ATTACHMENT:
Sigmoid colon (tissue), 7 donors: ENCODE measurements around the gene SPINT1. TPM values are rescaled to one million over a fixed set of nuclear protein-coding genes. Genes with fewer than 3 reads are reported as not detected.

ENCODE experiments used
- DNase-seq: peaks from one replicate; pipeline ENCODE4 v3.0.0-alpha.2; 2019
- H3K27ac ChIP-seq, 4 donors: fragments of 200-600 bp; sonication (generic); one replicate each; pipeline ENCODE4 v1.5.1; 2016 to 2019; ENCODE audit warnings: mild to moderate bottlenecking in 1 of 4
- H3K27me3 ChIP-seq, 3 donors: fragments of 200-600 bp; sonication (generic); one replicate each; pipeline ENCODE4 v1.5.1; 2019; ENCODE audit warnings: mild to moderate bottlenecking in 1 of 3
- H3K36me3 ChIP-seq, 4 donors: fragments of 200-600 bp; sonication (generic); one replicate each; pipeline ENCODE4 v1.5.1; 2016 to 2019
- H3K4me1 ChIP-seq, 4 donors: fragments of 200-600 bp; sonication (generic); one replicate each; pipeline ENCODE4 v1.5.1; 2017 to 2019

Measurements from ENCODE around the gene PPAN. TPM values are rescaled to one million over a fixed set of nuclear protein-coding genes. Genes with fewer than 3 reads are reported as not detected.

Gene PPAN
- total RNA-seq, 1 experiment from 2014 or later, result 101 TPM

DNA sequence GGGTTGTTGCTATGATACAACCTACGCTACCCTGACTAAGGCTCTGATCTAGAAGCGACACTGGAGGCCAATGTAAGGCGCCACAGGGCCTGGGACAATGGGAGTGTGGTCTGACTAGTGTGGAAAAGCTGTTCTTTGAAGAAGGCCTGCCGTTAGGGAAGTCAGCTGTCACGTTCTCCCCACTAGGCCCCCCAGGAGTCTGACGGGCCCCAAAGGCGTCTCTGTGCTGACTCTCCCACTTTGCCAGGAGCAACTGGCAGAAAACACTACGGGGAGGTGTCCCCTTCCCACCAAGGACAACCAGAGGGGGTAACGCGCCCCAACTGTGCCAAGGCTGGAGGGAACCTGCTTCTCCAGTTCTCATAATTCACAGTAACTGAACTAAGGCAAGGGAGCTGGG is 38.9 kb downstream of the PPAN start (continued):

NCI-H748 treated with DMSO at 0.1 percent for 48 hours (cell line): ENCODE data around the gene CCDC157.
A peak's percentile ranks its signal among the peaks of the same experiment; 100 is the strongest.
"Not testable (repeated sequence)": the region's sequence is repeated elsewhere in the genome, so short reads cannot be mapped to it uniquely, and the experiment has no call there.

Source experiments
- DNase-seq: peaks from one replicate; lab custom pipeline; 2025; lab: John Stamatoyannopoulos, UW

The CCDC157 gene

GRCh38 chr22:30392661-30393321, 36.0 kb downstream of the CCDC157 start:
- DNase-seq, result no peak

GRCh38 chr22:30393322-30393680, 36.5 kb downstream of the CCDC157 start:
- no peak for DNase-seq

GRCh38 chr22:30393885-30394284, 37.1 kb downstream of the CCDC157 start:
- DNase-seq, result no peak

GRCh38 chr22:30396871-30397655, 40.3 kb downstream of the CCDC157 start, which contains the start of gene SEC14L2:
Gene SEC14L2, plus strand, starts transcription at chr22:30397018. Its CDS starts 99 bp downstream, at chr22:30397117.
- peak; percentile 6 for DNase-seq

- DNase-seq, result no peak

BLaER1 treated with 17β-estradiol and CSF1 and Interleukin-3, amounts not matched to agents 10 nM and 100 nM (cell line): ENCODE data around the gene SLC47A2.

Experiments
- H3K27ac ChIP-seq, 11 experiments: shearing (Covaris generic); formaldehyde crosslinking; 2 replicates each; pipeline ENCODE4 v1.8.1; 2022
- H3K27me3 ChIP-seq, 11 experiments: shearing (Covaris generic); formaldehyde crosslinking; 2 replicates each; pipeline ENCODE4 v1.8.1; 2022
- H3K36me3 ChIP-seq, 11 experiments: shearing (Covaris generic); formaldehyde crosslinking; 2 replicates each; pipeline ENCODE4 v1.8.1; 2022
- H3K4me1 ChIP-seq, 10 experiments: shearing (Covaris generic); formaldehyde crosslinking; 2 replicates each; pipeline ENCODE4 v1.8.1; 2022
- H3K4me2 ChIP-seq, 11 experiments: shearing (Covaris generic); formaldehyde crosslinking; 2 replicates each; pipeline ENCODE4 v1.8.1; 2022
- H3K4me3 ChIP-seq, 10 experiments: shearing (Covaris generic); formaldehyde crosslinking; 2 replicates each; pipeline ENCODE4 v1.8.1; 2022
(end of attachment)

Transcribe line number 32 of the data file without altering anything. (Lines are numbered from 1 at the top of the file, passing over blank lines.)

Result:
- H3K36me3 ChIP-seq, 11 experiments: shearing (Covaris generic); formaldehyde crosslinking; 2 replicates each; pipeline ENCODE4 v1.8.1; 2022